- History and Culture
Psiloxylon mauritianum is a large evergreen dioecious shrub, with glabrous flowers, up to 10 meters tall, with a pale gray or white bark. The branches are relatively smooth and pinkish, and the leaves, arranged in spirals, are simple, oblong and whole, while the petioles are reddish on the young leaves. The inflorescence appears in fascicles or clusters of three to seven scented florets, which are yellowish white in colour. The fruits are trilocular berries which turn white when ripe.
The plant grows in both intermediate and upland forests but prefers the riverbank environment and protected areas. The plant produces many fruits and the seeds are scattered by birds and bats. It is rare however, to find seedlings in the wild
This Mascarene endemic species is classified as ‘Endangered’ on the IUCN Red List. The plantlets are propagated in nurseries and are used in forestry restoration projects. Its population is declining due to habitat loss, the invasion of exotic species, and the destruction of the lower strata of the flora by wild pigs.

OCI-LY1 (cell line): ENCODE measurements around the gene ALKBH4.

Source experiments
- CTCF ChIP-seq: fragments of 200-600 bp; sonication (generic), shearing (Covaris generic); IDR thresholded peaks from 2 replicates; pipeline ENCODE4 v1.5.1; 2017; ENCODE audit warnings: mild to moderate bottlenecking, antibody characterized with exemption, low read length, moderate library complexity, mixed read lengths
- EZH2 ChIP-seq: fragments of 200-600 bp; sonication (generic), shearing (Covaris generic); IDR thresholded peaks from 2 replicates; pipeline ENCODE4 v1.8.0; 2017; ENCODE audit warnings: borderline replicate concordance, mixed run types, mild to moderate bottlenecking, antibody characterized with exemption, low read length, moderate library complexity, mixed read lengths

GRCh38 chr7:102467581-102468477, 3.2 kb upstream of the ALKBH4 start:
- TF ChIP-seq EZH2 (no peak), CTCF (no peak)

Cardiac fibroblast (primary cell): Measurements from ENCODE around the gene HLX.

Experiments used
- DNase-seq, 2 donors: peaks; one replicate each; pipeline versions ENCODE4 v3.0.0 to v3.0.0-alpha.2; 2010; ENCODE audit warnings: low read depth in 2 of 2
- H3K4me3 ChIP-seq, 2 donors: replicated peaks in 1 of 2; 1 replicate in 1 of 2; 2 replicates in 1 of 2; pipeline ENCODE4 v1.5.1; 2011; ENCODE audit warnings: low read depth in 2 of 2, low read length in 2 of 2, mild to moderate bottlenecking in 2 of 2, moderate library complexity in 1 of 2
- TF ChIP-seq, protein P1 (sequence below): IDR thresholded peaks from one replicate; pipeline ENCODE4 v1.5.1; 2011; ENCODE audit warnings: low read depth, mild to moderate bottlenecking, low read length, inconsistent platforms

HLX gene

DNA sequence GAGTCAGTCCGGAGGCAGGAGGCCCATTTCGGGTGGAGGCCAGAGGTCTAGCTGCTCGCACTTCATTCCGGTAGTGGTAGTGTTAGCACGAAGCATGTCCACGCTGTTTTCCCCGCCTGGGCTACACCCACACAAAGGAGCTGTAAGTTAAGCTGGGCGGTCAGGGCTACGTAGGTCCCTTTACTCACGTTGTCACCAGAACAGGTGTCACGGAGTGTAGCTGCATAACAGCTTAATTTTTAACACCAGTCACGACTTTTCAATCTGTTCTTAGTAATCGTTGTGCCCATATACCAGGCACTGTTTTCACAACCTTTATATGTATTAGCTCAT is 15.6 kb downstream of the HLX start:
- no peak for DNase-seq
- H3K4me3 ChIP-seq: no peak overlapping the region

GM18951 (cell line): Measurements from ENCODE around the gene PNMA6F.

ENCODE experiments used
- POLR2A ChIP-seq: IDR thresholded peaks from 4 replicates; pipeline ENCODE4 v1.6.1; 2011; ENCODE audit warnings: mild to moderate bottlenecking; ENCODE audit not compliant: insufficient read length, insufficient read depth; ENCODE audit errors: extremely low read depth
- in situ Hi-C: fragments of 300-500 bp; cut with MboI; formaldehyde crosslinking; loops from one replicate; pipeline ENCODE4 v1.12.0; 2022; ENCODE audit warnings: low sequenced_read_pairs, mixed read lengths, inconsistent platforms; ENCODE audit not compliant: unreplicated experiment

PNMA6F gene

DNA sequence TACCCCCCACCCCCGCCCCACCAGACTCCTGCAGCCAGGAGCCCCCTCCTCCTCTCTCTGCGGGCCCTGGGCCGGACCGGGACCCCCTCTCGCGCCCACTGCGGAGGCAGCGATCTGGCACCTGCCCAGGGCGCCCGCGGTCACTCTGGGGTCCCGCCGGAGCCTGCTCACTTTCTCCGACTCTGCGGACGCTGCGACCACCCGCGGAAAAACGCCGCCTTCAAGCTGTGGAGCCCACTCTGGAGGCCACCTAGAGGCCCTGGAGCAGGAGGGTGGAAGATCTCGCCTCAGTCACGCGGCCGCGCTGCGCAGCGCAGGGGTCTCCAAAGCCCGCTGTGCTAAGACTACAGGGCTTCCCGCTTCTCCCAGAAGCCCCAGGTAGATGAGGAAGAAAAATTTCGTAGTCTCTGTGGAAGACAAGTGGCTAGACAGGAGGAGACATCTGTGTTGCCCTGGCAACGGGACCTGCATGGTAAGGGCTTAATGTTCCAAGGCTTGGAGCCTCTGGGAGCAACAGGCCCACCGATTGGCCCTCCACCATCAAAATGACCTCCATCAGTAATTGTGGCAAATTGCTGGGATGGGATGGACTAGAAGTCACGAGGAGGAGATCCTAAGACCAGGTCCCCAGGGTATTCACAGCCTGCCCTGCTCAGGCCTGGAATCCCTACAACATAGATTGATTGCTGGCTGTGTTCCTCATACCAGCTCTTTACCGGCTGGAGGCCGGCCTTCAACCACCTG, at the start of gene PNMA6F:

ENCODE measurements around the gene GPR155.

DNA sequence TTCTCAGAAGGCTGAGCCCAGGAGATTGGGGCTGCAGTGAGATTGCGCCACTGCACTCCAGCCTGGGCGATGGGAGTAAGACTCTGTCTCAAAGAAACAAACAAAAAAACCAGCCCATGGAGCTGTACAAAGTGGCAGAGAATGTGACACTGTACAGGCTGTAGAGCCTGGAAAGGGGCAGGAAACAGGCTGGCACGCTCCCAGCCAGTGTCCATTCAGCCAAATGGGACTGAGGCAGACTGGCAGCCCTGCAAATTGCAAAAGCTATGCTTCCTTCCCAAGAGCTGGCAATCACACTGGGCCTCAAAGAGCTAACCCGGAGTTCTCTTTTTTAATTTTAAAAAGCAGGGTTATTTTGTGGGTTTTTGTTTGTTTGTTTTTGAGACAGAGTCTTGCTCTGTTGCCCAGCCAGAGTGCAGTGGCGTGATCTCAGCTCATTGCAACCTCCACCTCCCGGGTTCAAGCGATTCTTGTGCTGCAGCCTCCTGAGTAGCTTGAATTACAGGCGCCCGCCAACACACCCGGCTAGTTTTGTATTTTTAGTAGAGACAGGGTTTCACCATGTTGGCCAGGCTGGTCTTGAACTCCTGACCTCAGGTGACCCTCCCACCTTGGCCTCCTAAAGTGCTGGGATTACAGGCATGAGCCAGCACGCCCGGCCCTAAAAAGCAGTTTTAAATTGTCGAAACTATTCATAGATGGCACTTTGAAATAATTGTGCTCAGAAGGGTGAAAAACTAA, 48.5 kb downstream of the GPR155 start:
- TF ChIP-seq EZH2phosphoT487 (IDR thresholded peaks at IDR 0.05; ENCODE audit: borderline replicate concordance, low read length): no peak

The dust of its crumbled wood causes itching hence the vernacular name.
The genus name is composed of the Greek words “psilos-glabrous, bare” and “xylon-wood” while the epithet “mauritianum” is derived from the name of the island Mauritius.
Psiloxylon mauritianum is a plant with promising medicinal qualities; It is used in traditional medicine in Mauritius and Réunion for the treatment and control of amenorrhea, dysentery and type II diabetes mellitus.
The first plant sample was collected by Louis Bouton in 1871